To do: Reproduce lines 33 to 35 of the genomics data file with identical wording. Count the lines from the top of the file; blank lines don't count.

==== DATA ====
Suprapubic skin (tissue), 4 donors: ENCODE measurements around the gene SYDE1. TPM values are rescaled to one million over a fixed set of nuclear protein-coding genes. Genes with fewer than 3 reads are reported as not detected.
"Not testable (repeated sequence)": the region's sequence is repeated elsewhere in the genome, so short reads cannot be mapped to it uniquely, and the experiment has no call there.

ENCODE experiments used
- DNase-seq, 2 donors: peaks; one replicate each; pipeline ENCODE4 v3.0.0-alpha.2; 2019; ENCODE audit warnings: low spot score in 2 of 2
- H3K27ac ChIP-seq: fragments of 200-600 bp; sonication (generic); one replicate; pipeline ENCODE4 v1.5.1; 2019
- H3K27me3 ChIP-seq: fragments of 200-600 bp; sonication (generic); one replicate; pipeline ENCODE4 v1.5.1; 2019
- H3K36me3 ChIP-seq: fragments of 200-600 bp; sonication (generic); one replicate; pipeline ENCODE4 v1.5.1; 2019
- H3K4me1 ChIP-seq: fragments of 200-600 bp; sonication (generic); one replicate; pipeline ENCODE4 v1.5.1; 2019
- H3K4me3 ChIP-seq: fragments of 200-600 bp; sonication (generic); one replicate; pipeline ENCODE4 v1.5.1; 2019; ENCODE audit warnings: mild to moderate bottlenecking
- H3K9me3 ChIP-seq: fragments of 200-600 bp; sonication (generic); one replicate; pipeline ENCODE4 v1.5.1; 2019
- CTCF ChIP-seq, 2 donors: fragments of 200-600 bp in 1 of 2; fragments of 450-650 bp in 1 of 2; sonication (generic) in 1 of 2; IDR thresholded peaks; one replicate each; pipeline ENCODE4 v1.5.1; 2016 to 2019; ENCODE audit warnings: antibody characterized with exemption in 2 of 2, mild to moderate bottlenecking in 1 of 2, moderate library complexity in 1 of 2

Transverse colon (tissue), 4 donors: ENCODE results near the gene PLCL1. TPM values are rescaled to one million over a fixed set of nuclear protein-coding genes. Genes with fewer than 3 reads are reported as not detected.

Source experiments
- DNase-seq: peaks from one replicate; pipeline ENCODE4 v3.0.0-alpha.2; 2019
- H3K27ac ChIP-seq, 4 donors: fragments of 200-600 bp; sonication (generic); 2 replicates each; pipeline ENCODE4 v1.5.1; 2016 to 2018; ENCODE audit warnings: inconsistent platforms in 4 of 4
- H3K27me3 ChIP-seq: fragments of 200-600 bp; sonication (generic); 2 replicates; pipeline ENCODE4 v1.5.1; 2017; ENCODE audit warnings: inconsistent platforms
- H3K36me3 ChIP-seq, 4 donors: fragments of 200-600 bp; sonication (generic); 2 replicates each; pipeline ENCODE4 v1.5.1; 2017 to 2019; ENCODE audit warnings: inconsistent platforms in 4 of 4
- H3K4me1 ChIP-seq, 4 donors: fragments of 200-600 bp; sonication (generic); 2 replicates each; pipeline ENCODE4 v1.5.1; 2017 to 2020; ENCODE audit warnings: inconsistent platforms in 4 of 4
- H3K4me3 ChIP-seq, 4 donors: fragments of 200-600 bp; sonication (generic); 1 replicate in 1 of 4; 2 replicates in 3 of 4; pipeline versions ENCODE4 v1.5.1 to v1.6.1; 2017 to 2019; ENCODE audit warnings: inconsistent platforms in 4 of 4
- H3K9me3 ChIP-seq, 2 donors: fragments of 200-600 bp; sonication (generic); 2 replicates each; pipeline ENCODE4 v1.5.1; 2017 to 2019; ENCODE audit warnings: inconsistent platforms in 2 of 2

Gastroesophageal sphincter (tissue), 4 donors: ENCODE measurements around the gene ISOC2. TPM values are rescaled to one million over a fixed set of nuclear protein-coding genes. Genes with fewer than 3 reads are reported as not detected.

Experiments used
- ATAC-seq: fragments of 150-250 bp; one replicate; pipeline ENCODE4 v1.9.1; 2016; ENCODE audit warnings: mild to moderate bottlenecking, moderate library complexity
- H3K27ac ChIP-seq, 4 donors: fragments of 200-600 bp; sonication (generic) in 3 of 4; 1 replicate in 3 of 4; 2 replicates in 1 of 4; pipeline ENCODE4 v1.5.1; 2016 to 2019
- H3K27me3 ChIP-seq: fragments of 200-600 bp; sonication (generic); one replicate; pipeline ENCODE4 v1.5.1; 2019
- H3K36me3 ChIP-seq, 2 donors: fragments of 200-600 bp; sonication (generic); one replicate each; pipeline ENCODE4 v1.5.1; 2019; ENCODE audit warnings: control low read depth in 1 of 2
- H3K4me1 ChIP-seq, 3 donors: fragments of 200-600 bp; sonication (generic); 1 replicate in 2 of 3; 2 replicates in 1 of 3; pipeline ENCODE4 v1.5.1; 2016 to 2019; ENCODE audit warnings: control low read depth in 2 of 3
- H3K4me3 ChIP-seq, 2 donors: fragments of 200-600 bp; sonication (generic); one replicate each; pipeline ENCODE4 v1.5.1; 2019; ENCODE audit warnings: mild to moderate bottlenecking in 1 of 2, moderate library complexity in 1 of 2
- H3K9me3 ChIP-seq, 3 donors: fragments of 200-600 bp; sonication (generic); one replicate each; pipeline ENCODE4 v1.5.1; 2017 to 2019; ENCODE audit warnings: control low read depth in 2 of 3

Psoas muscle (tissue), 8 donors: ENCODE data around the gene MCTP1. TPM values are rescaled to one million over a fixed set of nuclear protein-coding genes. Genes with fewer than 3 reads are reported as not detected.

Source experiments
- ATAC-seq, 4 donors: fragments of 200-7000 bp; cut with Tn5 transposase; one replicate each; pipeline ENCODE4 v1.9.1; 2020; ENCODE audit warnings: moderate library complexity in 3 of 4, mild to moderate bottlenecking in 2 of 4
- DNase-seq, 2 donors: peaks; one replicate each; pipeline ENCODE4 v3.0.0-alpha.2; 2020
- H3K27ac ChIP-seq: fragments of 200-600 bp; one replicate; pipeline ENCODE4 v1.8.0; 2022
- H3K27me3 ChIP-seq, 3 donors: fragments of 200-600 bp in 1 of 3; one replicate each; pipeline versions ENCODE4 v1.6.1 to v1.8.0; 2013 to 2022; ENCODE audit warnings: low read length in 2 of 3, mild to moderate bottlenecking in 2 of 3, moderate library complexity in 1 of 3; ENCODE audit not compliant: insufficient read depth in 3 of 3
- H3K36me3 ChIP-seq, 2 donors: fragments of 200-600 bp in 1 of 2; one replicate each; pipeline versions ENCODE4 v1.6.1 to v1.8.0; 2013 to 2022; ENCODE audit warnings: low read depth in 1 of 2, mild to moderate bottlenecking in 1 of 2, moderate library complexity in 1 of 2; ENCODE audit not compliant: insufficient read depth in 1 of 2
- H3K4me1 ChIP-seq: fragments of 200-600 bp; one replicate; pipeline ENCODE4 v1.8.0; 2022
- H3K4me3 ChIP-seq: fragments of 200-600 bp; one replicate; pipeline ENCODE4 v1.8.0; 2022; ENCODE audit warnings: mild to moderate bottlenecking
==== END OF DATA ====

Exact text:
- DNase-seq, 2 donors: peaks; one replicate each; pipeline ENCODE4 v3.0.0-alpha.2; 2020
- H3K27ac ChIP-seq: fragments of 200-600 bp; one replicate; pipeline ENCODE4 v1.8.0; 2022
- H3K27me3 ChIP-seq, 3 donors: fragments of 200-600 bp in 1 of 3; one replicate each; pipeline versions ENCODE4 v1.6.1 to v1.8.0; 2013 to 2022; ENCODE audit warnings: low read length in 2 of 3, mild to moderate bottlenecking in 2 of 3, moderate library complexity in 1 of 3; ENCODE audit not compliant: insufficient read depth in 3 of 3